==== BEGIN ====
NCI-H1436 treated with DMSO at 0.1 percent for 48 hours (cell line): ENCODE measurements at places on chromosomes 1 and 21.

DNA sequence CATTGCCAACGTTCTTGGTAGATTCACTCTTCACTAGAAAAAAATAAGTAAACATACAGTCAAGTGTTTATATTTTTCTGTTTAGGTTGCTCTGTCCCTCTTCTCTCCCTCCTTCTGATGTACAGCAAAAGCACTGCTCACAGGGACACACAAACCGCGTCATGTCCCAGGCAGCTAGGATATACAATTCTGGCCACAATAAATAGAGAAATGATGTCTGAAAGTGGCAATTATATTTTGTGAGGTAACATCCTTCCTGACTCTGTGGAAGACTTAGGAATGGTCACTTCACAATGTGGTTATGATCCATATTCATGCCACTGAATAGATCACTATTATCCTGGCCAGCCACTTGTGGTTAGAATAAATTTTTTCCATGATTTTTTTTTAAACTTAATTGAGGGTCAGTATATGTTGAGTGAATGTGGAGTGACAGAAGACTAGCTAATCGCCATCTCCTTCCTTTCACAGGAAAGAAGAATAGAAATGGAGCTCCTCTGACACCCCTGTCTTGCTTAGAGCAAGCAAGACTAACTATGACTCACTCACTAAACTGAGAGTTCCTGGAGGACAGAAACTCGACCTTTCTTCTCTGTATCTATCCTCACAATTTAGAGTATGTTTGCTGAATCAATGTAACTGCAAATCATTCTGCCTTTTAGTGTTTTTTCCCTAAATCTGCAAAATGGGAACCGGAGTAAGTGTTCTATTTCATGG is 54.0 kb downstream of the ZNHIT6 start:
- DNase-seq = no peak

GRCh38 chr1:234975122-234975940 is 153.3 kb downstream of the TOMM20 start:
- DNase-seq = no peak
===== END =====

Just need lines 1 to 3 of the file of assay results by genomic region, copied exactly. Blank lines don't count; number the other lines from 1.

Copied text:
NCI-H1436 treated with DMSO at 0.1 percent for 48 hours (cell line): ENCODE measurements at places on chromosomes 1 and 21.

DNA sequence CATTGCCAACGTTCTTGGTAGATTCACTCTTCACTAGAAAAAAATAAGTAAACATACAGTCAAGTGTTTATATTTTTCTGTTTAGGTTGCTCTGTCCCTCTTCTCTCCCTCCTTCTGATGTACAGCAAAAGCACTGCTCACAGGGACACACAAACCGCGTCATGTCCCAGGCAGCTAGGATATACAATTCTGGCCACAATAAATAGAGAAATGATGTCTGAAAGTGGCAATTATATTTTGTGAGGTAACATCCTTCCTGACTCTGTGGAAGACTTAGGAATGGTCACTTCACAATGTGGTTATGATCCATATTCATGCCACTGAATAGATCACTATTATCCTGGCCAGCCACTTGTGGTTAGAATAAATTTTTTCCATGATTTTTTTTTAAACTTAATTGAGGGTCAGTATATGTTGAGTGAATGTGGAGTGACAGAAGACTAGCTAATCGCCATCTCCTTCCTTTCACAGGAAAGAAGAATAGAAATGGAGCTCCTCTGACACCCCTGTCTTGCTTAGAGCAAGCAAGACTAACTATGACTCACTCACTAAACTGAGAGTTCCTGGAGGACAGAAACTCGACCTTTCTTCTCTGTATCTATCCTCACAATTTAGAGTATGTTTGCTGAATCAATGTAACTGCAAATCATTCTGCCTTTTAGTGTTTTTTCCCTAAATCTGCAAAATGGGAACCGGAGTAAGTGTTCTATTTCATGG is 54.0 kb downstream of the ZNHIT6 start:
- DNase-seq = no peak